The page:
No matter the type of physical activity you enjoy, as an athlete, you’re likely using some kind of protein to help support lean muscle mass and improve your muscle recovery. But did you know there are some sizable cons of protein powder? Indeed, the type of protein you consume can make a big difference.
So, when you’re choosing your protein supplement to help you achieve peak performance, you shouldn’t just be considering how much protein to take and when to take it - but also what kind you are taking.
One of the most common types of protein supplements on the market today is protein powder. Although it is an extremely common form of protein, and widely used within the fitness industry, there may be more cons of protein powder than you realize.
That’s what we are going to discuss in this article. And, by the end of it, you’ll have the information you need to make an informed decision about the type of protein that is right for you.
There are better alternatives to protein powder, but before you can start to look into what those are, you first need to know what the cons of protein powder are.
Is protein powder bad for you?
Answering the question, “Is protein powder bad for you?” is not all that straight forward. When it comes down to it, protein powder isn’t necessarily bad for you, but it depends on a few key components.
Everyone has slightly different dietary needs, especially when it comes to athletics. For instance, an endurance athlete has far different nutritional requirements than a bodybuilder.
On top of that, our bodies can react differently to different ingredients. That’s why some people may experience whey protein powder side effects like bloating or an upset stomach while others may not.
Honestly, no matter the type of protein that you are using, how it is made and the ingredients it contains all impact the effectiveness and how your body reacts. One of the cons of protein powder is that it doesn't always have the best protein absorption rate.
The absorption rate of protein powder is important to recognize because it can be so difficult to digest that it impacts your muscle recovery and lean muscle mass.
If you are using a protein powder for athletic purposes, you want to ensure that it is the best way to support lean muscle, have faster muscle recovery, strengthen ligaments, and prevent injuries.
So, you need to decide, is protein powder bad for you?
Since it isn’t necessarily bad for everyone, the best way to decide this is to evaluate your personal fitness goals and if protein powder is the best protein supplement to help you achieve them. After all, if there is a better alternative, wouldn’t you choose that?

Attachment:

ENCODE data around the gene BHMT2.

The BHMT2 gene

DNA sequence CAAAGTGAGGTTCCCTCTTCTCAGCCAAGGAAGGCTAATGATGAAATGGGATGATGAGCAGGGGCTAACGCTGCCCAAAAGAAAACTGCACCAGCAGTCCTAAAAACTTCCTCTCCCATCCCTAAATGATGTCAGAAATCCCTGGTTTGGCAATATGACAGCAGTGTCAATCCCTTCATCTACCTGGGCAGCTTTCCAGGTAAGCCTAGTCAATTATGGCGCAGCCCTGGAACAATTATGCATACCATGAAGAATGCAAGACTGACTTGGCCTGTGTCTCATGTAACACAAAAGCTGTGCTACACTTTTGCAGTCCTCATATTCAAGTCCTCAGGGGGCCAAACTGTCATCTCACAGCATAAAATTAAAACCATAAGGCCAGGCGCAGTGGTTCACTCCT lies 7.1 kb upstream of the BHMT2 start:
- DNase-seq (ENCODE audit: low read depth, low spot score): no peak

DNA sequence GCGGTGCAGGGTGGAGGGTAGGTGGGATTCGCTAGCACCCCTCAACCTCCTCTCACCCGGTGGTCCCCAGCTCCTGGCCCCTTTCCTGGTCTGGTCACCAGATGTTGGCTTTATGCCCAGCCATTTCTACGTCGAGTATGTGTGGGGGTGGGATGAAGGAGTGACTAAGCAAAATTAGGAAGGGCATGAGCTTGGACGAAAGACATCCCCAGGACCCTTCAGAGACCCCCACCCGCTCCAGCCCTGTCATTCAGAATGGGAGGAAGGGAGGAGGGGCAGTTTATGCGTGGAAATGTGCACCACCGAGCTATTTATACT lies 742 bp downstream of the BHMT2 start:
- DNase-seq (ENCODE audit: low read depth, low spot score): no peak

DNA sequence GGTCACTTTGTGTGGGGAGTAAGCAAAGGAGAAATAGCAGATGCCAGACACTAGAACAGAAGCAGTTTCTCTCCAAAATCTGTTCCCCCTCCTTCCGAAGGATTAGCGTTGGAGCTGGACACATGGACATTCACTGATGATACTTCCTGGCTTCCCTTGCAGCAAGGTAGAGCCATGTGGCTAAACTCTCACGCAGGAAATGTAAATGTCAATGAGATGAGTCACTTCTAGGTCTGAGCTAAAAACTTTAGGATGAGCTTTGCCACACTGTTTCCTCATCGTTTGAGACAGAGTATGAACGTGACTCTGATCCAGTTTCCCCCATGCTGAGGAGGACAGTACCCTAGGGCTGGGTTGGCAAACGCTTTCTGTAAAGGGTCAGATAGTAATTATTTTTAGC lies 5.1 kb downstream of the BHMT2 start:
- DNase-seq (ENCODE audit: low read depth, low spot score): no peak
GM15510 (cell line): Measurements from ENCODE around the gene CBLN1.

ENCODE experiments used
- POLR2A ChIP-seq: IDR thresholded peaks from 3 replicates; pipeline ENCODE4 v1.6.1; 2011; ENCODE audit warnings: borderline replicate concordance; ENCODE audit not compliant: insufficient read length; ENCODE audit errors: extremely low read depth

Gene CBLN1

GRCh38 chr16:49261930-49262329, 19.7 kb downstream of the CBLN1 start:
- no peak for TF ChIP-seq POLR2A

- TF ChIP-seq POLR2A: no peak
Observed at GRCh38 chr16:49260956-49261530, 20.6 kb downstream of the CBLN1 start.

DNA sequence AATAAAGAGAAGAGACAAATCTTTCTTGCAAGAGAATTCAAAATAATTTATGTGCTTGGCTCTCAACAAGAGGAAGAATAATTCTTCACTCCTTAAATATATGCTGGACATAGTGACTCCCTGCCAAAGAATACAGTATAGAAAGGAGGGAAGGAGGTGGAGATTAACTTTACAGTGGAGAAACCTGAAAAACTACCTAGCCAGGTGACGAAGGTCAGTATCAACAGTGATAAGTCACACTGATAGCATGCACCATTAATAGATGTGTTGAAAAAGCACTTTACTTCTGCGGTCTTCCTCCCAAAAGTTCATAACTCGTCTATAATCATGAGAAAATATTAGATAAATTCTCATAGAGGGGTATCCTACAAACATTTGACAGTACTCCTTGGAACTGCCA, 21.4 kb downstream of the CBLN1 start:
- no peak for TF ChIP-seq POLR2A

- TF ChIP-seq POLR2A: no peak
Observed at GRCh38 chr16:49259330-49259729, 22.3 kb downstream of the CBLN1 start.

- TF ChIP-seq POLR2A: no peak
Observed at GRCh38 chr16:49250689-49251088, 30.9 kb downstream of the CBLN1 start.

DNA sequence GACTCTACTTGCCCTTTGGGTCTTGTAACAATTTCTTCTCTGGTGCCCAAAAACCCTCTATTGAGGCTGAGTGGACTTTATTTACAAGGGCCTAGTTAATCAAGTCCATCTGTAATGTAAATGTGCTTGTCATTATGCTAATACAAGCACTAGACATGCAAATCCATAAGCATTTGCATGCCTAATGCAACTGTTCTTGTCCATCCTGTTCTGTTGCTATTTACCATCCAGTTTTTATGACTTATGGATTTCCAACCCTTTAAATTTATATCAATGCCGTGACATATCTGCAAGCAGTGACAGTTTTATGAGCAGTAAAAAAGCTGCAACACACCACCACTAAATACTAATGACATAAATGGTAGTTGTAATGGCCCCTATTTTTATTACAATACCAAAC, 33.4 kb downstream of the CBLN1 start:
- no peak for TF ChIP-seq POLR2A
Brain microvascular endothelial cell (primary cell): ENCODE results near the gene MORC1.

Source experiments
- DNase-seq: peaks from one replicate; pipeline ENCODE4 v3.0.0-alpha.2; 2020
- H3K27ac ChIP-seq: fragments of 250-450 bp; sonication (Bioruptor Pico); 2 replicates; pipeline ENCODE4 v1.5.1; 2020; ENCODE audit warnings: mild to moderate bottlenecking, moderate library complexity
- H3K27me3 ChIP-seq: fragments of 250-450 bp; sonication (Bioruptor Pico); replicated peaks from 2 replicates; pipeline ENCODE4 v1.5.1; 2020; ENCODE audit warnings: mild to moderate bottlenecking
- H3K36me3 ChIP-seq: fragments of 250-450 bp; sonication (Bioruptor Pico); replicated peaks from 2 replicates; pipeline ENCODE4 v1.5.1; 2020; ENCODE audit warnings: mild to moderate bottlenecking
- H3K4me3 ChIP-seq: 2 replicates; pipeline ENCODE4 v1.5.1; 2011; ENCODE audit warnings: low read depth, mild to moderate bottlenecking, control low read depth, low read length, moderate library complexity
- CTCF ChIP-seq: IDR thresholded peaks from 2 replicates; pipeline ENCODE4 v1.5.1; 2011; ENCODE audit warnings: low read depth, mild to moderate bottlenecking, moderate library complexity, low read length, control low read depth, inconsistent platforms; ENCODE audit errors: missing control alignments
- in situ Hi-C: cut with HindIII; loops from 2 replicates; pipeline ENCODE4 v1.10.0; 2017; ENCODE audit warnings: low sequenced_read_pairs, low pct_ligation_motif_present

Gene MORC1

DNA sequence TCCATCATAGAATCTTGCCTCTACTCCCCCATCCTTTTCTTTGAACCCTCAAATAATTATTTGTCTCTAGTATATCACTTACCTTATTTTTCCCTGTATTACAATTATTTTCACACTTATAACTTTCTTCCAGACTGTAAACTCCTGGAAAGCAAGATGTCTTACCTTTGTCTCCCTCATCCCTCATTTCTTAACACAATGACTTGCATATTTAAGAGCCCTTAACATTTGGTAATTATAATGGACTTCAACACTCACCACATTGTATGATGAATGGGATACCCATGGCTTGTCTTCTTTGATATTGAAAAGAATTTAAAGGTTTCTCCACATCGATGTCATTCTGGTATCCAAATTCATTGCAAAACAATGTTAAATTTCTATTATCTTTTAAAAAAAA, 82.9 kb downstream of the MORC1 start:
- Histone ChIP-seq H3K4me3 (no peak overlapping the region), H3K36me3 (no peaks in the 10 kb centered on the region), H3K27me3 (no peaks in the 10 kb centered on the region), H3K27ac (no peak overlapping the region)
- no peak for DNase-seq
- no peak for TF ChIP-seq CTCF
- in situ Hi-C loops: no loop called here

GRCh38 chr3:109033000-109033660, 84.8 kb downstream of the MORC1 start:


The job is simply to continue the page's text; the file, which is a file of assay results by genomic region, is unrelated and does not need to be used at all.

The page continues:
Let’s take a look at 5 of the top cons of protein powder, so you can see if your protein supplement is doing you justice or not.
5 cons of protein powder
Here are some common complaints amongst users of protein powder, and some scientific reasons why it may not be the most effective supplement option for athletes. While these five cons of protein powder won’t be deal breakers for everyone, they are important to know.
1. Protein powder can be high in added sugars
Being high in sugar isn’t always a bad thing, but it is if the sugar is added or artificial.
One reason why it may not be all that bad is if you are an endurance athlete. For activities like biking or running long distances, you need carbohydrates which turn into sugars to fuel your body and give you more energy.
The type of carbohydrates and sugars that are included in your protein powder are what make or break it as one of the cons of protein powder.
When you are shopping for a protein supplement of any kind, get used to looking at the ingredients for this reason. You want your supplements to support your fitness goals, not work against you.
The first step in doing this is knowing your personal nutrition needs and how much sugar and carbohydrates you should consume.
The American Heart Association recommends 25-36 grams of daily added sugar. Keep in mind that this is added sugars, so it wouldn’t count things like fruits that contain natural sugars in combination with a fiber (because your body processes these sugars differently than added refined sugars).
While this is the daily recommended amount, many protein powders actually contain around 23 grams of added sugar per scoop. And some of those same protein powders have a serving size of two scoops.
In consuming that type of protein powder, you’ve effectively already surpassed the daily recommended amount of added sugars, which can be one of the cons of protein powder.
Since added sugars do not contribute any nutritional value, but are high in calories, they tend to have a detrimental effect on your overall health due to the unhealthy spikes in blood sugar and unnecessary calorie overload.
Some protein powders also contain artificial sweeteners such as sucralose and aspartame that may have other harmful effects.
Even if it is natural cane sugar or something similar, be aware of the harms associated with too much sugar intake in your diet.
2. Protein powder may contain hidden ingredients and additives
Similar to the added sugars, another one of the cons of protein powder lies within the ingredients. Unless you are taking the time to read the ingredient label of the protein powder you use, you may not notice all of the hidden ingredients or additives it contains.